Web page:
If you pay your credit card or loan repayments more than 14 days past the due date this can be recorded on your credit report as part of your repayment history information as a late payment. It is unlikely one late payment, depending upon how late the payment was, followed by making your repayments on time, will significantly impact your credit worthiness, however, a number of late payments could be an indication you are in financial stress and may negatively impact your credit report. This repayment history information is recorded on your credit report for a period of two years.
To try and prevent this, pay bills on time, set up direct debits to pay your minimum credit card balance and schedule loan repayments for your pay day. Talk to your credit provider straight away if you are having trouble meeting your repayments – they may have procedures in place to help borrowers experiencing financial hardship.
If you are struggling with debt ASIC MoneySmart also provides more information about managing debt.
If you are finding it difficult to get credit, think twice before paying for the services of a company that claims they can "repair" your credit report/history. Some companies claim to be able to remove negative information from your credit report and charge you to do so. This can often cost over $1,000.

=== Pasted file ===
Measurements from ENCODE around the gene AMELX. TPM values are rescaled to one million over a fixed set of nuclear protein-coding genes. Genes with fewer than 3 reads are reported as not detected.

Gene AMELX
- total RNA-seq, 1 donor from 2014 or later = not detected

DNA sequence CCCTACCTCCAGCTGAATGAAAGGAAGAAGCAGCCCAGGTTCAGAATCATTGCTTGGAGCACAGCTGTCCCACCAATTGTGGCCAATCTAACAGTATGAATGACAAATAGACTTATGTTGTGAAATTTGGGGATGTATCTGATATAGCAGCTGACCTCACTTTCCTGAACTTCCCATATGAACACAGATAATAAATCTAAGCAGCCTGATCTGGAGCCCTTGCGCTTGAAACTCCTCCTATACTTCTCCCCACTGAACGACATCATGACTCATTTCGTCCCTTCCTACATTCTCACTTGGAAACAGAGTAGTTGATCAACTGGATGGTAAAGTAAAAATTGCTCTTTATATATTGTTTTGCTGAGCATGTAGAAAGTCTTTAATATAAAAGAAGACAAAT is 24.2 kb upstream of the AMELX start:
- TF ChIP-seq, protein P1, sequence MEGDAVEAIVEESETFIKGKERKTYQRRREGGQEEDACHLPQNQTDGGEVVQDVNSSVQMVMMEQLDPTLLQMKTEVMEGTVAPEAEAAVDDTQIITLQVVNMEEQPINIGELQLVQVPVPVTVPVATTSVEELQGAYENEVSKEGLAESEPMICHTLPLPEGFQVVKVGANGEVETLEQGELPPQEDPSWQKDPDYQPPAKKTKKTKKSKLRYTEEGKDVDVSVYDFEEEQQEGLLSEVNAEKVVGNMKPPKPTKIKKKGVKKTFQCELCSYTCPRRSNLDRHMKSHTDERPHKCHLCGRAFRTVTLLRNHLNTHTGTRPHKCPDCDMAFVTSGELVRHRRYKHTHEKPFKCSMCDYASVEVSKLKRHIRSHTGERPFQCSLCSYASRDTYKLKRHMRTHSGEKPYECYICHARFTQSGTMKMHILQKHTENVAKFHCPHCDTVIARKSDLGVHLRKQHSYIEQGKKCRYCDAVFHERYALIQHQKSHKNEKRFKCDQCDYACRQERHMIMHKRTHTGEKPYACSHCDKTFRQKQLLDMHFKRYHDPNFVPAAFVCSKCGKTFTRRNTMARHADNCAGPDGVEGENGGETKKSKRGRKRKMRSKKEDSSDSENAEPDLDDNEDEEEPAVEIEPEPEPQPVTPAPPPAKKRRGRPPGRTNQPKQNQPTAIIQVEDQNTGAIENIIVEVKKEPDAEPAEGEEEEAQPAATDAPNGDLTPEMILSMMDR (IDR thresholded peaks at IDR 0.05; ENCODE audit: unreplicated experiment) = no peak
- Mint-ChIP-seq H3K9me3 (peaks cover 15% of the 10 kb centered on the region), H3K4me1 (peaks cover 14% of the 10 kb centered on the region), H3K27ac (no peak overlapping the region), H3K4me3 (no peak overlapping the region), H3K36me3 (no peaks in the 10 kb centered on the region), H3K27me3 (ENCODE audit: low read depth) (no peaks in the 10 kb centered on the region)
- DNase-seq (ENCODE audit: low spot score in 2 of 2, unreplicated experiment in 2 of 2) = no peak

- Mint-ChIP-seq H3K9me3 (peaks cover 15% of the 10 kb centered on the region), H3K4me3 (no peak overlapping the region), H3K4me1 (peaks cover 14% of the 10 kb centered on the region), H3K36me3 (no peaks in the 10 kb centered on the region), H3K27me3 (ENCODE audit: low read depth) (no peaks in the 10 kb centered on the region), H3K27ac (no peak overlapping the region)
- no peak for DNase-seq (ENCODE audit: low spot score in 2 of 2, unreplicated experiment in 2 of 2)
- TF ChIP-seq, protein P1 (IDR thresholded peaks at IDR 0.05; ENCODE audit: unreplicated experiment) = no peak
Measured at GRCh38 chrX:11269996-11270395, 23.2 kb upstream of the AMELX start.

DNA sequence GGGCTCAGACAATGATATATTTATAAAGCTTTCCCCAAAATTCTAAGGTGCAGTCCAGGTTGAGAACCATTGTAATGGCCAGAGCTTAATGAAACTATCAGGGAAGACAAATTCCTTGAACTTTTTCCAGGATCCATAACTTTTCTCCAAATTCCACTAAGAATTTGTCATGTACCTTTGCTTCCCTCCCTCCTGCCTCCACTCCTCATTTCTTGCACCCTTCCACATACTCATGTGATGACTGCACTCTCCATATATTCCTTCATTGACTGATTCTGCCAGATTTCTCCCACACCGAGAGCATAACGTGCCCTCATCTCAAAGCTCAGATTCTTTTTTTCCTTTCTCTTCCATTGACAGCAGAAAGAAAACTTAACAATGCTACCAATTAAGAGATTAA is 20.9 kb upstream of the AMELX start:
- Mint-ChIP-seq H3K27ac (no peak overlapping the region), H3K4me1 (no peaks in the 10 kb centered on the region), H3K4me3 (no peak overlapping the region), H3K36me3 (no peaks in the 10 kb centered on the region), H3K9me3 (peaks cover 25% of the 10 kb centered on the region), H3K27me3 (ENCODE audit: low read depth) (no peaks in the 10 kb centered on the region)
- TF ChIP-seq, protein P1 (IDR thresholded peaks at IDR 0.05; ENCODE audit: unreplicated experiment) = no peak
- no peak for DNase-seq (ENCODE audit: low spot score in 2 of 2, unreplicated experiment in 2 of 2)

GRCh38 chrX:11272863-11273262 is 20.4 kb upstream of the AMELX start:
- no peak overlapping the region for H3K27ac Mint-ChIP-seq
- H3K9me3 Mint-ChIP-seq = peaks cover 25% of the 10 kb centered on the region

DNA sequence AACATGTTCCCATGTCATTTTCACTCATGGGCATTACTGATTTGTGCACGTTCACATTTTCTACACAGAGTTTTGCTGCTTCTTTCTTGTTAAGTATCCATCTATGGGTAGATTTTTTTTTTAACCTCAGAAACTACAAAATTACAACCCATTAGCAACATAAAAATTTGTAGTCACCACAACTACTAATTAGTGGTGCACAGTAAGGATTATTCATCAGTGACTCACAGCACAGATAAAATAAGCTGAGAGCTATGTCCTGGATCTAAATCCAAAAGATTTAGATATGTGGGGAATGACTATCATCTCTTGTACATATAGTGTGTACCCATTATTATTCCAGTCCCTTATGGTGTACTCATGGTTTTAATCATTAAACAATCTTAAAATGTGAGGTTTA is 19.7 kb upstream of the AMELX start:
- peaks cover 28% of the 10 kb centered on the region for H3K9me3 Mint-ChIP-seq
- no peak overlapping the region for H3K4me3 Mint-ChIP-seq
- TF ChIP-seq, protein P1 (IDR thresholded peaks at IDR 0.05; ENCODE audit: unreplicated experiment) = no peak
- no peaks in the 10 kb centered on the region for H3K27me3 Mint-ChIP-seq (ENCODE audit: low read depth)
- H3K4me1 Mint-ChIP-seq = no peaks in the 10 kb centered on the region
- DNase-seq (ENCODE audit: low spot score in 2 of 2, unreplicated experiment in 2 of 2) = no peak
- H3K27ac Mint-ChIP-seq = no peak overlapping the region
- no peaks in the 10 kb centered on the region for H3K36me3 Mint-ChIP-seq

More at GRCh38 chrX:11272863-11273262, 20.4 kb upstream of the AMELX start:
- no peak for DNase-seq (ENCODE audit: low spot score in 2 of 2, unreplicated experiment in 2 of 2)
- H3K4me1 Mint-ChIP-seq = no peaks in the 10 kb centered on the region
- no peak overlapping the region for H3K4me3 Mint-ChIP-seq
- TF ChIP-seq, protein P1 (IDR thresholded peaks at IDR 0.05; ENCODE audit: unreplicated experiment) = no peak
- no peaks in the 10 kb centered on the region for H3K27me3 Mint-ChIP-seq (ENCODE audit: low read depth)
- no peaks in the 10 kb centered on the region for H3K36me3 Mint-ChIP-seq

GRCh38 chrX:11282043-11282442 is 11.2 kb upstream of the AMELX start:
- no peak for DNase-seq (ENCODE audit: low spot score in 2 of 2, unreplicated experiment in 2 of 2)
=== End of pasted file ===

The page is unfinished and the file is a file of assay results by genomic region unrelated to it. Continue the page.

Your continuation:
If you have inaccurate information on your credit report you can lodge a correction request with the relevant credit provider or credit reporting body and they will investigate for free and correct the information if it is inaccurate.
Equifax will not remove information from credit reports unless that information is erroneous. The fact that information is inaccurate or wrong does not mean it must be deleted. If it can be corrected, it will be corrected but not deleted.
The first thing to do is to report the problem. If you believe that someone may have used your identity details to fraudulently obtain credit you should take the following steps and act immediately:
- Request a copy of your credit report to check that the information relates to applications for credit that you have in fact made.
- Contact any credit providers listed on your credit file to whom you have not applied for credit so that they can investigate and take appropriate and prompt action
- Contact Equifax (and other credit reporting bodies) to put a ban on your consumer credit information. The initial ban period is for 21 days and can be extended. This can help prevent fraudulent accounts being opened in your name. The ban period means that if a credit provider requests your credit report as part of an assessment of a credit application Equifax cannot share it unless you have provided written consent or if it is required by law. You can find out how to put a ban on your credit report here.
- Contact the police and report the crime
When dealing with a possible identity theft it is important to keep records of the conversations you have and keep notes, including:
- name/s of the individual
- contact number
- the date you spoke to an organisation
- details of the conversation.
You should also ask questions to the people you speak to so you can understand the process. Each credit provider may have their own processes for handling fraud. Note these requirements so you can comply.